Kamavardani

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Kamavardani (pronounced kāmavardani) is a rāgam in Carnatic music (musical scale of South Indian classical music). It is the 51st Melakarta rāgam in the 72 melakarta rāgam system of Carnatic music. It is also referred by the name Pantuvarāḷi,[1] although purists prefer to designate it as Kamavardani.

This rāgam is very popular with musicians who typically sing it in the beginning of a concert. It is called Kāshirāmakriya in the Muthuswami Dikshitar school.[1][2] The Hindustani music equivalent of Kamavardhini is the Poorvi thaat.[1][2]

Structure and Lakshana[edit]

Kamavardini scale with Shadjam at C

It is the 3rd rāgam in the 9th chakra Brahma. The mnemonic name is Brahma-Go. The mnemonic phrase is sa ra gu mi pa dha nu.[1] Its ārohaṇa-avarohaṇa structure (ascending and descending scale) is as follows (see swaras in Carnatic music for details on below notation and terms):

(the notes in this scale are shuddha rishabham, antara gandharam, prathi madhyamam, shuddha dhaivatham, kakali nishadham)

It is a sampoorna rāgam – a rāgam that has all seven swaras (notes). This rāgam differs from the 15th melakarta rāgam Mayamalavagowla, which is the rāgam taught to a beginner in Carnatic music, only by the madhyamam. Kamavardani is the prati madhyamam equivalent of Mayamalavagowla.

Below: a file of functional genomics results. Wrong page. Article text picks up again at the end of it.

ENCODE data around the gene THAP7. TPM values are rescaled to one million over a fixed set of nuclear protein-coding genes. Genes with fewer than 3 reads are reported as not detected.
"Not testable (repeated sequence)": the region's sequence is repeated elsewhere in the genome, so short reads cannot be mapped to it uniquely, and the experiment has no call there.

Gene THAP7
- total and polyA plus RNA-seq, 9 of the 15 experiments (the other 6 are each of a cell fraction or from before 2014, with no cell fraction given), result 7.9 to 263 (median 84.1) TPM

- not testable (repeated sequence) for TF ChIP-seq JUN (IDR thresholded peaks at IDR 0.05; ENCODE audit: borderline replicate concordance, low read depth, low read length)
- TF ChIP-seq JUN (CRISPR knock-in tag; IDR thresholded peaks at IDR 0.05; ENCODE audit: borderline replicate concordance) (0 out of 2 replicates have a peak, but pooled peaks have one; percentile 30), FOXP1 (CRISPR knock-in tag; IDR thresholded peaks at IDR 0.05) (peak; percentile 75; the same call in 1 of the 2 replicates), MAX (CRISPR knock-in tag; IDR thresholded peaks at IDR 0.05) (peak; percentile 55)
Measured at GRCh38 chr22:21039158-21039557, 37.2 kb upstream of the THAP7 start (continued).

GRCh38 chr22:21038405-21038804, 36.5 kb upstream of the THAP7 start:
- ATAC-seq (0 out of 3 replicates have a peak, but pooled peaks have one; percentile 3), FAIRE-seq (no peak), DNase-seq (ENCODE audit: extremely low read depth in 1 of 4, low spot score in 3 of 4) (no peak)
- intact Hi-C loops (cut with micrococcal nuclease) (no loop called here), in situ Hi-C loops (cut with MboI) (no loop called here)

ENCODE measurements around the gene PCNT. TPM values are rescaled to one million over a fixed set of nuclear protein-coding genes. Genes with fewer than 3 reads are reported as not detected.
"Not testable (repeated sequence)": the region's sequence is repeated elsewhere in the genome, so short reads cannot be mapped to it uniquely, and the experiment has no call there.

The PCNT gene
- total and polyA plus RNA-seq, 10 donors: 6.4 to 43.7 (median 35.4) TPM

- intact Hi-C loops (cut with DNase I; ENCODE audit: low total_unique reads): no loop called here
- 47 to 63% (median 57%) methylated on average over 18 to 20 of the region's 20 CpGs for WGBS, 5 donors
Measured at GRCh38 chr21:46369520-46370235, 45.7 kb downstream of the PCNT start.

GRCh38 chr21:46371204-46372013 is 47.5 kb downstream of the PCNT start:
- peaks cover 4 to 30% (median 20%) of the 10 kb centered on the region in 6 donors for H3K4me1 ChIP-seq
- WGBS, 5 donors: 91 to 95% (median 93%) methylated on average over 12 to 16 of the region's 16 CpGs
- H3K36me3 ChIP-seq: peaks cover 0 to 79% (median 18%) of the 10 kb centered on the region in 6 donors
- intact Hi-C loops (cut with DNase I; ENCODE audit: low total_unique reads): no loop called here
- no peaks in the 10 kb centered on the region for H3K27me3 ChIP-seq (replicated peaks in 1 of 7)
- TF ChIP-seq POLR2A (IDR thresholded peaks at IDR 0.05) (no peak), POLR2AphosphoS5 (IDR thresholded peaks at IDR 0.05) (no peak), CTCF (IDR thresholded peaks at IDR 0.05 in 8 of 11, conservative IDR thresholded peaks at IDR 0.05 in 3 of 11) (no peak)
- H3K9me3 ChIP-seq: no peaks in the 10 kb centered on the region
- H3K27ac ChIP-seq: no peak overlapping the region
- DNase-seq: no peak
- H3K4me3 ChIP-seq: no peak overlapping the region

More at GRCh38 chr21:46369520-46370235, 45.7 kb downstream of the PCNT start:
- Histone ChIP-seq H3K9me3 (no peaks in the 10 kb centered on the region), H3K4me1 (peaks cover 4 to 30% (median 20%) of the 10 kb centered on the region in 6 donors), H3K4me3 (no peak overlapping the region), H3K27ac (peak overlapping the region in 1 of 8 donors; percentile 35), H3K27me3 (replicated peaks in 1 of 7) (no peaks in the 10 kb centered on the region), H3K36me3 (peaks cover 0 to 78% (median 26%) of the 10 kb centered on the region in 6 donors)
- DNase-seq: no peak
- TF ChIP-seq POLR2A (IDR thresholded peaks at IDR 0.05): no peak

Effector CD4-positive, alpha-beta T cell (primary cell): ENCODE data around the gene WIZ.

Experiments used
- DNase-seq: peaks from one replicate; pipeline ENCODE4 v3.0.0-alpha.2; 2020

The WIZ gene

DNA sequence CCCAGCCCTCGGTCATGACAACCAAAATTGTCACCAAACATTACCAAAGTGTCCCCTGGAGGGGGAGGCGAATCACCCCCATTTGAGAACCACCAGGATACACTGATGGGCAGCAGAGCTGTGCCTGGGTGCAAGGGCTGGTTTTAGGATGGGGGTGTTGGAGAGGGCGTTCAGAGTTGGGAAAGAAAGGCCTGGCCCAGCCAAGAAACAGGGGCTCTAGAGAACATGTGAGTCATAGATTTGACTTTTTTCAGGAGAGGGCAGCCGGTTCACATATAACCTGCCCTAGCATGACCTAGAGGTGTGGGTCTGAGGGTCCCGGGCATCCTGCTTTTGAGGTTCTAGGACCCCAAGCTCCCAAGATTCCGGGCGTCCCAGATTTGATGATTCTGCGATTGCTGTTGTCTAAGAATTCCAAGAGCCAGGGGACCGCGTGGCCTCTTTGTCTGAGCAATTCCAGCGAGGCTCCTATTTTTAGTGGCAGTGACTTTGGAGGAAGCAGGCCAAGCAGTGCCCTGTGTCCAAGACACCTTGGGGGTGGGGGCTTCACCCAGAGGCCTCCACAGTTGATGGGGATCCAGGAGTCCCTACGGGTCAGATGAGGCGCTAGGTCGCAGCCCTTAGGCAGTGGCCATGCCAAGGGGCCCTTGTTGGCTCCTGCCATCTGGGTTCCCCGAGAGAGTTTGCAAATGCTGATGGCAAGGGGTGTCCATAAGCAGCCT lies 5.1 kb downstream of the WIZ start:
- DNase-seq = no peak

Janya rāgams[edit]

It has a few minor janya rāgams (derived scales) associated with it. See List of janya rāgams for full list of rāgams associated with it.

Popular compositions[edit]

Shambo Mahadeva Shankara Girija Ramana, Saramegani, Aparama bhakthi, Sundara daradeham and Shiva Shiva Shiva ena radha by the maestro Thyagaraja are popular compositions sung in concerts. Enna ganu rama by Bhadrachala Ramadas is another well-known composition in this rāgam. Ramanatham Bajeham,Visalaksheem Visweseem by MUTHUSWAMI Dikshithar, Sarasaksha Paripalaya maamayi, Paripalaya Sarasiruha and Saroruhaasana by Swati Tirunal are set to this rāgam.

Related rāgams[edit]

This section covers the theoretical and scientific aspect of this rāgam.

Kamavardani's notes when shifted using Graha bhedam, yields Kanakangi (the 1st melakarta). Graha bhedam is the step taken in keeping the relative note frequencies same, while shifting the shadjam to the next note in the rāgam. See further details and an illustration of Graha bhedam on Kanakangi.

References[edit]

  1. ^ a b c d Ragas in Carnatic music by Dr. S. Bhagyalekshmy, Pub. 1990, CBH Publications
  2. ^ a b Raganidhi by P. Subba Rao, Pub. 1964, The Music Academy of Madras